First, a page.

Good to know

Youth use of pornography, especially by those without strong media and porn literacy may: 1,2
  • Impact self-image.
  • Increase risky sexual behaviors.
  • Cause people to see girls and women as sex objects and men as sexual aggressors.
  • Lead to unrealistic or unhealthy attitudes and expectations about sex, relationships, bodies, and gender roles.
  • Change how the brain and body work together for sex.

Consent and Decision Making

Sexual activity without consent is sexual assault.

Youth may need adult support and modelling to ensure they understand consent and are able to set, communicate and respect sexual limits.

Good to know


In terms of consent laws, sexual activity means any sexual contact including hugging, kissing, touching and oral, anal, vaginal or hand sex. Consent is also needed before someone shows another person sexual images or words. 

Tip


It is important to use gender neutral language when discussing consent and sexual assault because people of any gender can be sexually assaulted and people of any gender can be perpetrators of sexual assault.

Consent is:

  • Needed for every sexual activity, every time.
  • Everyone understanding what they are consenting to.
  • Checking in with partners and accepting that people can change their mind at any time.

People cannot give consent:3

  • if they’re high or drunk.
  • if they’ve been forced, threatened, bribed, intimidated, or offered rewards to do something sexual.
  • through someone else.
To learn more about consent laws in Canada, go to:  https://myhealth.alberta.ca/Alberta/Pages/understanding-consent-for-sex.aspx
Youth need specific, concrete and practical information about consent.

For example, you can:

  • clearly explain what consent looks like in terms of language, body language, eye contact and non-verbal cues
  • support youth to come up with scripts on how to respond to confusing messages like “I like and respect you. We can’t do this until I’m sure I understand what you are ok with”

Youth may come up with many “what if” scenarios when discussing consent, seemingly looking for loopholes to consent laws. This is especially common when consent is talked about only in relation to laws and punishment for breaking laws. It can be useful to focus on the positive, affirming aspects of consent such as fun and satisfaction. 

To see a video that explains consent and many of these “what if,” scenarios through metaphor, click here.

Not all youth have the cognitive ability to understand metaphor, so clear, simple discussion of consent will still be needed when discussing consent.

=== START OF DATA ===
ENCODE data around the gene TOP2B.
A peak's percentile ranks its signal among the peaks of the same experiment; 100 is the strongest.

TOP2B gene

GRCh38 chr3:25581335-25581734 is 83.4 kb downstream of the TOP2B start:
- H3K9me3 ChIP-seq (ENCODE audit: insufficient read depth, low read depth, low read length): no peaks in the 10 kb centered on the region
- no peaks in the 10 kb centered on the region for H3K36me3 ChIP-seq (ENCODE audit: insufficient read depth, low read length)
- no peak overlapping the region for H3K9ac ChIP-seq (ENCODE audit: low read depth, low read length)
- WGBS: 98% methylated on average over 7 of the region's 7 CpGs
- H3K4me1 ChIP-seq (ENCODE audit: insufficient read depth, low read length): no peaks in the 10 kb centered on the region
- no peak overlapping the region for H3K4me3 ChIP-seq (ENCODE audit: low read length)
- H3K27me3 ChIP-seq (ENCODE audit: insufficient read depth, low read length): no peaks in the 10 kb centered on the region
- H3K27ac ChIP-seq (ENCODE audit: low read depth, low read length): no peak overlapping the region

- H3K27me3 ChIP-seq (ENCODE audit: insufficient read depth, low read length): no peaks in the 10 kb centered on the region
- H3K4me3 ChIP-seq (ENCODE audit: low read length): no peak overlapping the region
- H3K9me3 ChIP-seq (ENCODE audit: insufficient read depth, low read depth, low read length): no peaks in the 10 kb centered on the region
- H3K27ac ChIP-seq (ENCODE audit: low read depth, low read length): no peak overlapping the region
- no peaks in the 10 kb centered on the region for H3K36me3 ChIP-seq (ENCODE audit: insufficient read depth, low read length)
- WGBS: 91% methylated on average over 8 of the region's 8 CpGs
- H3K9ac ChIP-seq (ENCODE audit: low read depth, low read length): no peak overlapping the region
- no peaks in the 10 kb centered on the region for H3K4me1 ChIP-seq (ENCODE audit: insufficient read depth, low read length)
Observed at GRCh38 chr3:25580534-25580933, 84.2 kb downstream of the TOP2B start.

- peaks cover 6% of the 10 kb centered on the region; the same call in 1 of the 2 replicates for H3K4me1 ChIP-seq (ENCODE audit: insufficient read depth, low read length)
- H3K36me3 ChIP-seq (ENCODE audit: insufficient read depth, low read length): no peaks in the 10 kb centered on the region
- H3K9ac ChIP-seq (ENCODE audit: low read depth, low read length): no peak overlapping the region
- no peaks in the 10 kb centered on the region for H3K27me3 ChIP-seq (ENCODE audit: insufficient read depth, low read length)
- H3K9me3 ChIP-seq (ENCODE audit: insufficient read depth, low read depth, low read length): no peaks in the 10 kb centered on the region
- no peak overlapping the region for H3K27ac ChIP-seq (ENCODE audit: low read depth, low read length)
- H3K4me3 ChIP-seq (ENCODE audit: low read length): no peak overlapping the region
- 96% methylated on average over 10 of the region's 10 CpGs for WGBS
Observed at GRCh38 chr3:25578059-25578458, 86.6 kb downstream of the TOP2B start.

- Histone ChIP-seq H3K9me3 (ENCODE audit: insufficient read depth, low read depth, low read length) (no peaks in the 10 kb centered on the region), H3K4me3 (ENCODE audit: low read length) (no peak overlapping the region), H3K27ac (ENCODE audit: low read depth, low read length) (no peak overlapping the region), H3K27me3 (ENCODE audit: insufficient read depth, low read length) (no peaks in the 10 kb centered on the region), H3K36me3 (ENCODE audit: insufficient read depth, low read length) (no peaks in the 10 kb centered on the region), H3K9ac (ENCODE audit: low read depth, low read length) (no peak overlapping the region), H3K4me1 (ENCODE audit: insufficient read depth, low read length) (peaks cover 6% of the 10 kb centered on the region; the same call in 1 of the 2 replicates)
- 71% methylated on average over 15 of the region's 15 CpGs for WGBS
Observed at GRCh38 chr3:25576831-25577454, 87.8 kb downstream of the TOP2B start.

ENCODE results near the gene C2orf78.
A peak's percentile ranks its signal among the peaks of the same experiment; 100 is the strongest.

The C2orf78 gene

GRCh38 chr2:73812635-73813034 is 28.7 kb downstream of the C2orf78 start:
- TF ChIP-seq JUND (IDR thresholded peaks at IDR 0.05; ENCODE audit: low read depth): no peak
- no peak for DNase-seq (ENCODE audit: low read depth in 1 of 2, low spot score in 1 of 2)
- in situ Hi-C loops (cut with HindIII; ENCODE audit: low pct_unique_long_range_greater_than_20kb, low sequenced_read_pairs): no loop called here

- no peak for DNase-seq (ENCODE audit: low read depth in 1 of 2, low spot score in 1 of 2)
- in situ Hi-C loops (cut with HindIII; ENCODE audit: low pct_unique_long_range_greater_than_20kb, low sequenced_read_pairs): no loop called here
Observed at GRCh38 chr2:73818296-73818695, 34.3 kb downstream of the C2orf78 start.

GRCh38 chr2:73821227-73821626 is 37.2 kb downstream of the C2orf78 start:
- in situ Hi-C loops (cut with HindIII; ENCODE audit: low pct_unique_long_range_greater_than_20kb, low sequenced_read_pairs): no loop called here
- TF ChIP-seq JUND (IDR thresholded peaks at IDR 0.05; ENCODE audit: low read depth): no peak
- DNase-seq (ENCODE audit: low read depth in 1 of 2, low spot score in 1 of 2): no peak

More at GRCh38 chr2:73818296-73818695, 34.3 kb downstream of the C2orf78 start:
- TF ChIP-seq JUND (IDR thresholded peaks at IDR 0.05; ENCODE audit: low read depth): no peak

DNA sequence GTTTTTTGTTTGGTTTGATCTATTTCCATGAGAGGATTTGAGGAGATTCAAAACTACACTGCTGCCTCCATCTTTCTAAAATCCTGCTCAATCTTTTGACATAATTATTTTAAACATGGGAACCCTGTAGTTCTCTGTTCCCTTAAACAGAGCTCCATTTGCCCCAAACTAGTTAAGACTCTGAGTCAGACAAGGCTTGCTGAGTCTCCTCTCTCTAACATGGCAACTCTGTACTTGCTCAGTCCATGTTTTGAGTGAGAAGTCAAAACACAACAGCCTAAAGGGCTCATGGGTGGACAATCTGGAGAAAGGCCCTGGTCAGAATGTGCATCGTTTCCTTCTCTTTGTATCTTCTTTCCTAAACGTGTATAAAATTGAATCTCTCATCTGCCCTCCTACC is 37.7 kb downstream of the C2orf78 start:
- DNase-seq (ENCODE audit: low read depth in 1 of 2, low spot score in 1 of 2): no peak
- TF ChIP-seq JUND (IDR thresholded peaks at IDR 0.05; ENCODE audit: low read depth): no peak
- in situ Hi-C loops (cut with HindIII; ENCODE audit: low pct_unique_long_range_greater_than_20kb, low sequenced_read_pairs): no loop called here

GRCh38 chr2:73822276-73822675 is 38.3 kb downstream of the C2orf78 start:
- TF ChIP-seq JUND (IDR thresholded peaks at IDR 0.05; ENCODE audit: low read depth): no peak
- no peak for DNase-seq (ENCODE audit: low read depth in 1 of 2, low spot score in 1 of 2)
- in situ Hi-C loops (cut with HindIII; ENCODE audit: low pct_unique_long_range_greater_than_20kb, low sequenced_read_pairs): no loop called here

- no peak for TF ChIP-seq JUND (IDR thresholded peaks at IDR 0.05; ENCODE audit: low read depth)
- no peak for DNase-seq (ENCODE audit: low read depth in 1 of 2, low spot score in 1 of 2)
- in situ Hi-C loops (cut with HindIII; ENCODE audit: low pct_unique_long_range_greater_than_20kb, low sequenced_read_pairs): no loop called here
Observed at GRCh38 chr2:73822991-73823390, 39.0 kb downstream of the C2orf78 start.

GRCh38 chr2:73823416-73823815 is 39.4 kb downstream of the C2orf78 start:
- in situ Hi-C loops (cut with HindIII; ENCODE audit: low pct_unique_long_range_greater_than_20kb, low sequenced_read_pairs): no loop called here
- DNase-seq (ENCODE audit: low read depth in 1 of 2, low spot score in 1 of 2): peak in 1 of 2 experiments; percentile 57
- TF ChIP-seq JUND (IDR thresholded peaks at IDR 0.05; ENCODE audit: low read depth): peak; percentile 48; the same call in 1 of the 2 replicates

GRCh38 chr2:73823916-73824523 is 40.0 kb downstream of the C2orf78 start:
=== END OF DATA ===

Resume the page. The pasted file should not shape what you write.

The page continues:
Good to know


If a youth under 18 is able to understand the treatment, consequences of treatment and consequences of not having treatment, they access many medical services, like birth control, STI testing and treatment and abortion, without parent permission. 

Substance Use and Sexual Decision Making

Substance use can impair all areas of decision making and can lead to unhealthy sexual decisions. Youth need support understanding substance use and it’s impact on sexuality and sexual decision making.

Risk taking is a normal part of adolescent development.

The pleasure centre of the brain develops before the judgement centre, the result is increased teen risk taking. Healthy risks result in personal growth, increased self esteem and growing independence. Unhealthy risks can result in harm to self or others. For some youth, adolescent risk taking results in using substances. Using substances can impair the development of the judgement centre of the brain, further increasing high-risk behaviors. E.g. a significant number of youth report they used drugs or alcohol before they had sex the last time.

Tip

Because of legalization and marketing, some youth believe marijuana isn’t harmful. Sharing research-based information about it can challenge assumptions and support youth with decision making.4

Because substances affect youth differently than adults, youth may experience more serious, longer-lasting or even permanent effects from use. 

Substance use may result in:5
  • Reduced communication skills which impact the ability to set and understand sexual boundaries.
  • Decreased fine motor skills and coordination which may impact correct condom use.
  • Poor memory which may impact the ability to take the birth control pill at the right time.
  • Sex at an early age and/or unprotected sex.
  • Multiple sexual partners.
  • Changes in sexual arousal, sexual function and sensation.

Good to know

 Despite what some youth believe, Viagra and similar products do not increase the sex drive or improve erections in those without cardiovascular disease. When taken by a person that was not prescribed the medication, or when taken by a person in a way other than prescribed, these medications can cause serious injury or even death.6

Good to know

Alcohol and street drugs do not change how hormonal birth control works, but clients who use substances may find it difficult to use those products correctly. For example, for birth control pills to work properly, they need to be taken about the same time every day. This is not always realistic for some users.

1Quadara, A., El-Murr, A., & Latham, J. (2020). The effects of pornography on children and young people. Research summary – December 2017. Retrieved from, https://aifs.gov.au/publications/effects-pornography-children-and-young-people-snapshot 
2Owens, E. W., Behun, R. J., Manning, J. C., & Reid, R. C. (2012). The impact of internet pornography on adolescents: a review of the research. Sexual Addiction & Compulsivity, 19(1-2), 99-122.
3MyHealth.Alberta.ca. (2019). Understanding consent for sex: What it means for you. Retrieved from,
https://myhealth.alberta.ca/Alberta/Pages/understanding-consent-for-sex.aspx
4DrugFreeKidsCanada.org. (2020). Cannabis is often one of the first drugs a teen is offered. Retrieved from, https://www.drugfreekidscanada.org/prevention/drug-info/cannabis/  
5CDC. (2018). Substance use and sexual risk behaviors among youth. Retrieved from, https://www.cdc.gov/healthyyouth/substance-use/pdf/dash-substance-use-fact-sheet.pdf
6 Pfizer. (2015). How does Viagra work? Retrieved from https://www.viagra.com/learning/how-does-viagra-work